On my test tiles, I replicate whatever textures I might use on my work. I first roll a slab and add texture to it while it is wet, then store the unwrapped slab between two pieces of drywall until it is leather hard. This dries the slab evenly and reduces warping.
Once leather hard, I use a nylon biscuit cutter to cut as many tiles as possible out of the slab. I use a Kemper HC1 hole punch to cut a hole out of each tile. Then, I round over the edges on each test tile with a sponge, so they’re not sharp to the touch.
After the tiles are bisque fired, I can test batches of glaze and organize the tiles accordingly. I use binder clip rings (found at office supply stores) to organize the tiles. I think of these tests as swatches of color and texture, as they can easily be held up to the surface of a work in progress.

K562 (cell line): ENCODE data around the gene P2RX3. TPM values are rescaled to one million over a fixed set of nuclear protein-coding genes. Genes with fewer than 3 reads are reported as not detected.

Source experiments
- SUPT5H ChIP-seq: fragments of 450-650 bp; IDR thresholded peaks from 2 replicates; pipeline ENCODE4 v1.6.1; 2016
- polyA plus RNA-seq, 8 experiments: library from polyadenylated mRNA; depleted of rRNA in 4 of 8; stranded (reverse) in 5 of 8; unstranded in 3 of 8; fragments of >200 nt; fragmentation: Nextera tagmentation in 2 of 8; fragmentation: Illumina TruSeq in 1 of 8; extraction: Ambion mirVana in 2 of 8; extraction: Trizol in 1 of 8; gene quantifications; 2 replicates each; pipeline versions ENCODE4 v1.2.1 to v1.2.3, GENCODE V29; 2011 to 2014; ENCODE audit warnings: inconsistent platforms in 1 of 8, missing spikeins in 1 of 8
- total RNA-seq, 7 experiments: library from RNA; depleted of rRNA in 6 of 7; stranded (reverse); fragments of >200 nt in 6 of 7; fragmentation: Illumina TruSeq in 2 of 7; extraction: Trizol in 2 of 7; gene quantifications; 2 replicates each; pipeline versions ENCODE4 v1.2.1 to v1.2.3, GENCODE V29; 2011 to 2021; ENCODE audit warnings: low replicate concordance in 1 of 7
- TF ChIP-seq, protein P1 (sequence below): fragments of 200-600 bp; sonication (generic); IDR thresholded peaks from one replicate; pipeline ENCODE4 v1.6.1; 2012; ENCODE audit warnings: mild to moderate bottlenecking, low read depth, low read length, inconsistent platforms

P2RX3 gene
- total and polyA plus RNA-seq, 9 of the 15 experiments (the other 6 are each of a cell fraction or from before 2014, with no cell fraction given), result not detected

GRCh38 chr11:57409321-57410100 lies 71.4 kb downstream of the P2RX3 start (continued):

I organize swatches from the hardware store paint department on binder clip rings, too, which allows me to figure out what color combinations I’d like to explore in my glazes.
This article was excerpted from the May 2018 issue of Ceramics Monthly.
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